The Earthquake in California
Mrs.Benson, 10/16/13, Earthquakes.
Facts about California Earthquake.
· The first strong recorded earthquake occurred in the Los Angeles region in 1769 with four violent shocks about 30 miles southeast of Los Angeles
· An earthquake on May 25, 1803, damaged the San Diego Mission church.
· A strong earthquake destroyed a church and killed forty persons attending services at San Juan Capistrano on December 8, 1812.
· A violent earthquake near Fort Taejon in January 1857 downed buildings and large trees. This earthquake has been compared to that of the 1906 earthquake
· Thirty people were killed in the region of Hayward and San Leandro due to a strong earthquake that occurred on the Hayward fault in October 1868. Until the 1906 earthquake, this earthquake was called "the great earthquake."
· In March 1872, an earthquake in the Sierra-Nevada Fault system killed 27 people at Lone Pine and destroyed 52 to 59 adobe homes.
· Nearly all brick structures were wrecked and many frame buildings were damaged in Vacaville by an earthquake on April 19, 1892.
· On Christmas Day of 1899, six persons died and several were injured in Samoa, near San Jacinto, by a strong earthquake.
· Seven hundred persons died on April 18, 1906, in one of the greatest earthquakes ever to hit California. Damage was extensive in San Francisco and was increased perhaps tenfold by raging fires. Total damage was estimated at over $500 million.
· Two destructive earthquakes nearly one hour apart caused about $1 million property damage in southern Imperial Valley on June 22, 1915. Six people were killed and several injured by the second earthquake at Mexicali, located just inside the Mexican border.
· Santa Barbara suffered $8 million damage and 13 fatalities from an offshore shock in June 1925.
· The earthquake of November 1927 wrecked chimneys at Lompoc, shifted a house on its foundation, and caused heavy earth and rockslides on steep slopes.
· The Long Beach earthquake of March 1933 resulted in $40 million in damages and 115 lives lost.
· The May 1940 Imperial Valley earthquake killed nine people. At Imperial, 80 percent of the building was damaged and about 50 percent had been condemned. This earthquake was the first strong test of public schools designed to be earthquake-resistive after the 1933 Long Beach earthquake. Fifteen such public schools in the area had no apparent damage.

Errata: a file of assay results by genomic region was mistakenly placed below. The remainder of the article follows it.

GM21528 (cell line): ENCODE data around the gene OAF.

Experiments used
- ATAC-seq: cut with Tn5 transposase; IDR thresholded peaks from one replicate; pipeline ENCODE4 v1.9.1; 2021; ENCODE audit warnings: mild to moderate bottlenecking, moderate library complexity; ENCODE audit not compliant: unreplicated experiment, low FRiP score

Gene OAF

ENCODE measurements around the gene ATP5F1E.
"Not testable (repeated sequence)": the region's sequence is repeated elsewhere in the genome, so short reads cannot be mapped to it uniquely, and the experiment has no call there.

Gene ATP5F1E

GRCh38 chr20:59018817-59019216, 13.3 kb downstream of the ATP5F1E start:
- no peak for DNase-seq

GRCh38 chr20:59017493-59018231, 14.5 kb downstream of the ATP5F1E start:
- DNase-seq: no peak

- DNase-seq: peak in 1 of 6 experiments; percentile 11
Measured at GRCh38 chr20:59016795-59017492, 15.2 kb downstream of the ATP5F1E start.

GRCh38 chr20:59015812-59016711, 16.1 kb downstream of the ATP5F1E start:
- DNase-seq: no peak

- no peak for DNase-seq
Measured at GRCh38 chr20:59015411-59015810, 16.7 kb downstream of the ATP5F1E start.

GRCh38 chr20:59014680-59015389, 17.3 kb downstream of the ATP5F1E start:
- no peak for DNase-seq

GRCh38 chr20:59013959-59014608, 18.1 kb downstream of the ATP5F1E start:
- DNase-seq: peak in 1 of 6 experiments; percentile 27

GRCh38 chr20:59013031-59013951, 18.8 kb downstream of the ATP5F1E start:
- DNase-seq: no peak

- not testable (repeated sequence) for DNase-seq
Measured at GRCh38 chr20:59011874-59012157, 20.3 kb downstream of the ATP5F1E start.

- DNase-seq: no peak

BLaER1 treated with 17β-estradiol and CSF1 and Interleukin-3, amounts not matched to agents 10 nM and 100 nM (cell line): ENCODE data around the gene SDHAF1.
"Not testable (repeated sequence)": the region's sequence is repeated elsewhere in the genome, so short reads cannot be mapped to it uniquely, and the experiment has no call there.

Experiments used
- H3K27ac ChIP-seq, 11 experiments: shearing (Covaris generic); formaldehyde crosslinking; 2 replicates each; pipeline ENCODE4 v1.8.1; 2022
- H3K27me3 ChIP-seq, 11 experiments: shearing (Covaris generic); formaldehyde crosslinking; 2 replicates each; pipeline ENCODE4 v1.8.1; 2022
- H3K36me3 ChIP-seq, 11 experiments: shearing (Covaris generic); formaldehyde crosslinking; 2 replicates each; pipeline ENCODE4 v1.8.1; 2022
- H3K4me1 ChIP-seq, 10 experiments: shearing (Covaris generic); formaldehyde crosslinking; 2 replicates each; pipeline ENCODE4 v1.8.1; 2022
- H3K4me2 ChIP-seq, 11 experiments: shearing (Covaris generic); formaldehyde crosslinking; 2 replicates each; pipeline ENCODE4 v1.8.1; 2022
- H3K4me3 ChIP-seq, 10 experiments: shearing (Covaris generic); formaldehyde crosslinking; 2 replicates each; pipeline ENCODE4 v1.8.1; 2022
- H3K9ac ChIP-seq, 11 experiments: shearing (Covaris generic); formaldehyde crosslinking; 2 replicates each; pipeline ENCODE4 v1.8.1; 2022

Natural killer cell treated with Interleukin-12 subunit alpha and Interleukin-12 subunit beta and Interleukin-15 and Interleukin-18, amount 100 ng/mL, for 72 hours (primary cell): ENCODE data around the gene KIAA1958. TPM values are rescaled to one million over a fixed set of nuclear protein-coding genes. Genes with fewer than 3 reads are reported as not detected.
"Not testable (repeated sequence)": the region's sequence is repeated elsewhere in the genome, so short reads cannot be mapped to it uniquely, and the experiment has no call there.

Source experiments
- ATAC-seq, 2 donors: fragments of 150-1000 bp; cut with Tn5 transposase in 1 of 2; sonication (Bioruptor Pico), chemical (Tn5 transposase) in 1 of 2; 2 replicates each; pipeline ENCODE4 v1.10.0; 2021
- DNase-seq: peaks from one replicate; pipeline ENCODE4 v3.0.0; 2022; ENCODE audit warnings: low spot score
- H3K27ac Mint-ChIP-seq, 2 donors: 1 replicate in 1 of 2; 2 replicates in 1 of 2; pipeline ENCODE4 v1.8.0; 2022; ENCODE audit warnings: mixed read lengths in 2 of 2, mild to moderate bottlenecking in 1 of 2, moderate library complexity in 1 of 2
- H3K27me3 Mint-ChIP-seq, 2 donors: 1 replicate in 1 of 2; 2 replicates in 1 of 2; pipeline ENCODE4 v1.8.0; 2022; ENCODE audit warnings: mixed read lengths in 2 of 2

· The towns of Tehachapi and Arvin were hit severely by the July 1952 Kern County earthquake. Twelve people died, many were injured, and $60 million property damage was sustained.
· On October 17, 1989, the Loma
· Earthquake ended decades of tranquility in the San Francisco Bay region. Minutes before the scheduled start of the third game of the 1989 World Series in San Francisco, a magnitude 6.9 earthquake rocked the California coast from Monterey to San Francisco. Centered near Loma peak in the mountains south of San Jose, the quake killed 63 people and caused an estimated $6 billion to $10 billion in property loss. It was the first large temblor to jolt the burgeoning urban region since the Great San Francisco Earthquake of 1906 magnitude 7.8.
· The Northridge earthquake of January 17, 1994, displaced more than 20,000 people from their homes in a modern urban environment generally designed for seismic resistance. There were 57 deaths and economic losses were estimated at $20 billion
· The largest recorded earthquake in the United States was a magnitude 9.2 that struck Prince William Sound, Alaska on Good Friday, March 28, 1964 UTC.
· The largest recorded earthquake in the world was a magnitude 9.5 in Chile on May 22, 1960.
· The earliest reported earthquake in California was felt in 1769 by the exploring expedition of Gaspar de Portola while the group was camping about 48 kilometers 30 miles southeast of Los Angeles.
· Before electronics allowed recordings of large earthquakes, scientists built large spring-pendulum seismometers in an attempt to record the long-period motion produced by such quakes. The largest one weighed about 15 tons. There is a medium-sized one three stories high in Mexico City that is still in operation.
· The average rate of motion across the San Andreas Fault Zone during the past 3 million years is 56 mm. This is about the same rate at which your fingernails grow. Assuming this rate continues, scientists project that Los Angeles and San Francisco will be adjacent to one
Another in approximately 15 million years.